zombie

Horror Icon Mini-Marathon: LUCIO FULCI

In the realm of Italian filmmaking, there are generally three big names that come up again and again in conversations about innovation, style, and universal appeal: Dario Argento, Mario Bava, and Lucio Fulci. Argento is still alive and making films, and Bava had a very successful career as a cinematographer before coming into his own as a visual director. But it is the staggering variety (and prolific career) of Lucio Fulci that is the focus of this week’s column.

Horror Icon Mini-Marathon: GEORGE A. ROMERO

The counterculture film movement never had a better representation than that of writer/director George A. Romero.

Horror By the Sub-Genres: VOODOO ZOMBIE HORROR

It’s hard to argue that there could be an iconic horror figure that is currently more popular than the zombie. From film to television to comics, the living dead have done to popular culture what they do to human flesh: they have devoured en masse and made converts of us all. The ultimate irony, of course, is that the creatures that populate these movies and shows that we love so much aren’t actually zombies at all.

World War Z - The Next Big Movie Flop?

Most anyone who's read Max Brooks' 2006 apocalyptic novel "World War Z" has been excited since hearing that it's being adapted for the big screen. Despite a complete oversaturation of Zombies in the last few years (I'll still take that over sparkling Vampires), fans seemed relieved to hear the movie would stay pure as possible to the book, was supported by an all-star cast and a hefty Hollywood budget and would be produced by none-other than the movie's leading character, Brad Pitt. However one thing we all know is that any movie can fail - and if the rumors are true, World War Z might be a full on, 50 foot free-fall belly flop onto wet pavement.

According to the project's screenwriter, Damon Lindelof in the June Issue of Vanity Fair, the project has hit disastrous proportions, including being over-budget by 50 million, troubles with inexperienced director Marc Forester, last minute re-writes, and incoherent storylines. We're not just talking minor script changes either - it was realized after filming was finished, that the entire 40 minute ending was "abrupt and incoherent".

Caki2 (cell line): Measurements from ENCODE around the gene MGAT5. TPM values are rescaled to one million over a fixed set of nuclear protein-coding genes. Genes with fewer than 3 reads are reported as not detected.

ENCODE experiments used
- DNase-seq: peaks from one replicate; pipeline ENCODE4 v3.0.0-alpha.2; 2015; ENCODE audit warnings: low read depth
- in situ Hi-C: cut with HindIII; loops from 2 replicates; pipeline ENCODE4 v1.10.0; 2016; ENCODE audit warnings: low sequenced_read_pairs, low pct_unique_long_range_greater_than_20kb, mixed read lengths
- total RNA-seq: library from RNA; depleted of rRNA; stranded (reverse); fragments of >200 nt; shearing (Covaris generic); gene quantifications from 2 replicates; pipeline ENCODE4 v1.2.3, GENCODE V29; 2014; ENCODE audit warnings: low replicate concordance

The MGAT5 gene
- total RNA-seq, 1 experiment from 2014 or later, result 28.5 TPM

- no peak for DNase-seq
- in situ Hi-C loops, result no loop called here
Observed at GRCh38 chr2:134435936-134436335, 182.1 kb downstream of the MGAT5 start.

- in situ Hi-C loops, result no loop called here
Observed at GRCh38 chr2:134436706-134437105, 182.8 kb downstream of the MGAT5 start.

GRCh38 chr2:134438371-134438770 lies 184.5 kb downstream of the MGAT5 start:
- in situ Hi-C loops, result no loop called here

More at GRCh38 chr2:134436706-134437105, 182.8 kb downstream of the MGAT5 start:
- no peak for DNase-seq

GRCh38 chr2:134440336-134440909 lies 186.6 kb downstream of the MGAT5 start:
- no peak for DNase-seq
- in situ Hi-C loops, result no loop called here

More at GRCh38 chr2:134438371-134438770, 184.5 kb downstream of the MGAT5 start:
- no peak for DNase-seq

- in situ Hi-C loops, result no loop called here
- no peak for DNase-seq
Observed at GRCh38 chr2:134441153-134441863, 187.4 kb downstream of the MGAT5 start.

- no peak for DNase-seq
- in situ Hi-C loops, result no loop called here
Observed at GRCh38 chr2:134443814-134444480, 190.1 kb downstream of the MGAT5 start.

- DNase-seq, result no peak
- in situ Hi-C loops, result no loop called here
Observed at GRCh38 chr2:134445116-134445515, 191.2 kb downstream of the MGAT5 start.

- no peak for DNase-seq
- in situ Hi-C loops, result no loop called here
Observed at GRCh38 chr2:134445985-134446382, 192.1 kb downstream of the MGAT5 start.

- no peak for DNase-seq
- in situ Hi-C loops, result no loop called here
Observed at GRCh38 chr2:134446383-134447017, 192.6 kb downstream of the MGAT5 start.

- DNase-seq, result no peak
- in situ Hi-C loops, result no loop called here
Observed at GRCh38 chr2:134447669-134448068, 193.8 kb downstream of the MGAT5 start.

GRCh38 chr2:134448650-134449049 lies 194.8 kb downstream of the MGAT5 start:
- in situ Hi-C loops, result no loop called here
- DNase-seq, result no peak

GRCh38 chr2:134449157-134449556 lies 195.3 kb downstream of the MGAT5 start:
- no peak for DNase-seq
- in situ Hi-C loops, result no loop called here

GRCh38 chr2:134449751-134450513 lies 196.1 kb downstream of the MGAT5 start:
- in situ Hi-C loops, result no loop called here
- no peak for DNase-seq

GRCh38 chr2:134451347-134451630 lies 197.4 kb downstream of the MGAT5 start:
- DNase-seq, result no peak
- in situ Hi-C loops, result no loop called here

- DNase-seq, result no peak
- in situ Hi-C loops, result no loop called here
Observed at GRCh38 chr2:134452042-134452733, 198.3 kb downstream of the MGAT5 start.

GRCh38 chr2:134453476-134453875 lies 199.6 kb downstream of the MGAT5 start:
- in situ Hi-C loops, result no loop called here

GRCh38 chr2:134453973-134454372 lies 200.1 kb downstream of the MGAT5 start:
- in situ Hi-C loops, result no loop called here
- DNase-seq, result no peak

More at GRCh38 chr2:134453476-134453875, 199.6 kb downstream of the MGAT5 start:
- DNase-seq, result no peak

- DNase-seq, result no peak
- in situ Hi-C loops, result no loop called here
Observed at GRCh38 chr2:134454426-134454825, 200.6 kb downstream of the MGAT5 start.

Doomsday Book (REVIEW)

Doomsday Book is a South Korean anthology film from directors and co-writers Kim Ji-woon and Yim Pil-sung. Through the course of three, forty-five minute segments we are pulled through the final moments leading to possible apocalyptic events. Literally translated to English the title reads “Report on the Destruction of Mankind”. Though the subject matter may call to mind a host of grimly violent, depressive, and stomach churning cannibalistic fare (see what I did there?) the segments are nicely balanced with a healthy dose of humor and hope.

Remains (REVIEW)

“30 Days of Night” is one of my favorite movies of the 2000's so I was somewhat intrigued to find a low-budget zombie movie that was written by the same author. Unfortunately, the story of “Remains” lacks the clever and frightening setup of “30 Days of Night” that made that movie so unique and enjoyable. In fact, the contrast in quality between the two movies is so vast that it was actually kind of surprising that it came from the same person.

12 Movies for your Halloween Movie Marathon

Movie marathons are tricky business. Equal parts foresight, improvisation, impulse decision-making, and nostalgia that you really don’t have all that much control over in the long run. You can plan ahead all you want but the energy of a room can turn a slow-burn pee-pants fest into annoying background noise in no time. Add a holiday on top of things, say for example Halloween, and you got more problems than that Jay-Z character.

The Dead (REVIEW)

Lieutenant Brian Murphy, played by Rob Freeman, is the lone survivor of an American military-plane wreck. The plane crashed during a zombie outbreak, on the coast of Africa, and Murphy is forced to fight his way inland through hordes of shambling African zombies. He soon meets a local soldier named Sergeant Daniel Dembele, played by Prince David Osei, and they join forces to protect each other from the undead horde. Murphy is looking for a military air-force base so he can escape the continent, and Dembele is simply trying to reunite with his lost son.

Pretty Dead (REVIEW)

In the realm of independent genre fare, one figures that the low budget zombie flick and the found footage trope would be the equivalent of the old Reeses Peanut Butter Cup ads where chocolate and peanut butter smashed into one another in an orgiastic frenzy, ie; two great tastes that taste great together. Yet despite a legion of low budget zombie flicks being filmed in backyards across the country and the announcement of a new mockumentary style horror film seemingly every day, the genres have not crossed paths often, if at all.

Horror Comics: "Zombie Terrors"

“Zombie Terrors” #1, May 2012
Writers: Frank Forte ”Beheaded”, Royal McGraw “Feast”, Doug Williams “Hate”
Artists: Frank Forte “Beheaded”, Adauto Silva “Feast”, Doug Williams “Hate”
Publisher: Asylum Press

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